I’m reading Ansel Adams’ book, “Examples: The Making of 40 Photographs” and finding renewed inspiration in his work. I must admit I get a little tired of the fuss over Adams in “Outdoor Photographer” magazine, a clear ploy to sell more issues. But when I return to the master himself and read his words I am fired up with renewed commitment to making fine photographic images.
“Moonrise,” the extremely popular photograph of the full moon rising over Hernandez, New Mexico, is the one I’d like to talk about in this post.
This iconic photograph almost didn’t happen. From the time Adams saw this image, set up his 8X10 view camera, ‘guessed’ at the exposure and triggered the shutter, the light was almost gone. In the seconds it took to reverse his film holder to get a backup shot it was gone.
I say he ‘guessed’ the exposure because he didn’t have time to do the careful spot metering and exposure calculation that is at the heart of his zone system. He didn’t have time to even dig his spot meter out. But he realized the moon was in full daylight and he new its luminance was 250 candles per square foot. He placed the moon in Zone VII, set his f/stop and shutter speed accordingly, composed, focused and pressed the cable release.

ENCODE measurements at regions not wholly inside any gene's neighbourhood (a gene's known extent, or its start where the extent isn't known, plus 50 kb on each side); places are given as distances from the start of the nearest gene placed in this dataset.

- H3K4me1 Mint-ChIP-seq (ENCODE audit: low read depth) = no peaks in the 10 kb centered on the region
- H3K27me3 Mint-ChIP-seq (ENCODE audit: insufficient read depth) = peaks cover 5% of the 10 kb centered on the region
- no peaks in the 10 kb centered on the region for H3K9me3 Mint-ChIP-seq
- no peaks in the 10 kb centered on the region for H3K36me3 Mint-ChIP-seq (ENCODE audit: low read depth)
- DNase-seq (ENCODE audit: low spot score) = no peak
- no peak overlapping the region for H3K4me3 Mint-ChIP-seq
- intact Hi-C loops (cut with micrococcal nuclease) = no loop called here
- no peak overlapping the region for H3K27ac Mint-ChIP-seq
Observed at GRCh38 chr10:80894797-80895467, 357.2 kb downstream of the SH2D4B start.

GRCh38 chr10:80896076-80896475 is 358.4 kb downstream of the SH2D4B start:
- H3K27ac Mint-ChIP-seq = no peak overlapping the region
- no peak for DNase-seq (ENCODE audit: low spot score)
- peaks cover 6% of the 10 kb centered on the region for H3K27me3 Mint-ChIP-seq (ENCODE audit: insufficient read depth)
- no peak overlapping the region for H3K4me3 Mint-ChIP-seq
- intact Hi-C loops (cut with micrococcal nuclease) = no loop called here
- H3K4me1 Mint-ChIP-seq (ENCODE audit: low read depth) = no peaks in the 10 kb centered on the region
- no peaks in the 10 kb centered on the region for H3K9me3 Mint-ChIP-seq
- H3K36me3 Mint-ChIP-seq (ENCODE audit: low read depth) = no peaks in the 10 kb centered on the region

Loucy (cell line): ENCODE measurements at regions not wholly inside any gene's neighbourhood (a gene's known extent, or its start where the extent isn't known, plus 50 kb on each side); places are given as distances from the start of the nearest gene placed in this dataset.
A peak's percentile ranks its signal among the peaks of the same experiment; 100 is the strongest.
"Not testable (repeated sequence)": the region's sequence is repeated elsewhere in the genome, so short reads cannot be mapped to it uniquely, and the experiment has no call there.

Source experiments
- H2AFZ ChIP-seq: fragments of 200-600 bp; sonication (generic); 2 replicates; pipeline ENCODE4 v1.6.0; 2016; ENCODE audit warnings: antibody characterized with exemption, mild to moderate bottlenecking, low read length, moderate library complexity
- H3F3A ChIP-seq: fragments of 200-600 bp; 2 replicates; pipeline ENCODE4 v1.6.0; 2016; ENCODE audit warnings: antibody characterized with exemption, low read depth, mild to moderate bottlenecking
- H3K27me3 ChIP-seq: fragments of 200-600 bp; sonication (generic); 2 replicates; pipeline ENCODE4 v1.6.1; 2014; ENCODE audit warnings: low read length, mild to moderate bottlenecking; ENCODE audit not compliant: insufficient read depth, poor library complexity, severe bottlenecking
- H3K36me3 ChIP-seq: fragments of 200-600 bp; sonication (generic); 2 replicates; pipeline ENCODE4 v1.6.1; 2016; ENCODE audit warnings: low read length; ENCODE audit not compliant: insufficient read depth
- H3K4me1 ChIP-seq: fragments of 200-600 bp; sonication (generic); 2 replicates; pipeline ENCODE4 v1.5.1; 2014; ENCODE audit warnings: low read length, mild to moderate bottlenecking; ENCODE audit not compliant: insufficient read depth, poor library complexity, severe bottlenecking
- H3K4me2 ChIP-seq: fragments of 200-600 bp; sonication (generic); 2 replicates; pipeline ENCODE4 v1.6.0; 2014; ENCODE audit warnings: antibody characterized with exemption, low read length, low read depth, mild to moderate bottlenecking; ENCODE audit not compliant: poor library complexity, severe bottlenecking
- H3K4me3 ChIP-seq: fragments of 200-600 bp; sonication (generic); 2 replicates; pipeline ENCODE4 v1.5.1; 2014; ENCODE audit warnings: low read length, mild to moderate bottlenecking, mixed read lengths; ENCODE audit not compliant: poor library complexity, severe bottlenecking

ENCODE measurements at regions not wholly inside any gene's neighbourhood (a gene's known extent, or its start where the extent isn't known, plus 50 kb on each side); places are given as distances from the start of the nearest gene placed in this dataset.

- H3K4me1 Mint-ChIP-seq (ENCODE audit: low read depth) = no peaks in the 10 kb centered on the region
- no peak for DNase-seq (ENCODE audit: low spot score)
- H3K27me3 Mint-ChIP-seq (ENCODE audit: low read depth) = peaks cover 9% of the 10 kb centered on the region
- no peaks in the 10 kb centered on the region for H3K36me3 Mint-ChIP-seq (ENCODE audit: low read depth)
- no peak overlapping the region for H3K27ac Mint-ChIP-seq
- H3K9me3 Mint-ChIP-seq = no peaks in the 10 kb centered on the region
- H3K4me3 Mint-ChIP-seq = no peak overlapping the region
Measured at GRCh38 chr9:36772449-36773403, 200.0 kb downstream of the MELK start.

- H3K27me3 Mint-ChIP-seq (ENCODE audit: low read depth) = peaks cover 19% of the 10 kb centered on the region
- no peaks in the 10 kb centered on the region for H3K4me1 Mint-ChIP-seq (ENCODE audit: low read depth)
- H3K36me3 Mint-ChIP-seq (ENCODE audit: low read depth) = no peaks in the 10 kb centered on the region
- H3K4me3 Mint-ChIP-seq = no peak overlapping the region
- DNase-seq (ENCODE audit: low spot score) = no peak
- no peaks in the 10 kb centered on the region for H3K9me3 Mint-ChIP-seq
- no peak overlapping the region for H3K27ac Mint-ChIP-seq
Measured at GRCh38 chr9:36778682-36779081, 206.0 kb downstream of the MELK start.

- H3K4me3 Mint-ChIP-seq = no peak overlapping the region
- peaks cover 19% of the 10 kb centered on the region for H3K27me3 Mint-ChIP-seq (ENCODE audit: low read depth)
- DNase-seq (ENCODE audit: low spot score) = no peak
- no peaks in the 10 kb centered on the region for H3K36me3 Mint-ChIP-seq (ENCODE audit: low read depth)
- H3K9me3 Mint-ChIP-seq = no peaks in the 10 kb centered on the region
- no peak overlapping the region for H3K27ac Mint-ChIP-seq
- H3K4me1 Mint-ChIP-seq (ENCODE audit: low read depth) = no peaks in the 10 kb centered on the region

This image required the full range of his considerable technical skills, both in developing the negative and making the print. He speaks of the uncertainty in developing the negative to pull out the detail in the shadows and how difficult the negative was to print, how no two prints came out exactly the same. What becomes very clear in his technical discussion is the extent of his enormous technical skills and the decisions he made in the field when determining the exposure, in the darkroom when developing the negative to control the dynamic range, and again in the darkroom when making the prints. And the end result was this incredibly expressive image.
But all of this technical prowess was the servant or even the slave to his artistic vision. When he glanced out the window of his Cadillac while returning to his hotel in Santa Fe and saw the moon, the clouds and the sleepy village with the tombstones in the glow of the setting sun he knew at that moment what the final image would look like. For Adams, previsualization was the master of the creative process. From the instant the car came to a stop and he rushed to set up his gear and capture the moment, everything he did, every decision he made served his vision of what he would make from this moment.
And that’s what I find so inspiring, the focus of all of the technical skills we acquire, master and perfect into the realization of the connection we have with our world. For it is that connection and the skill to share it with others that makes us artists.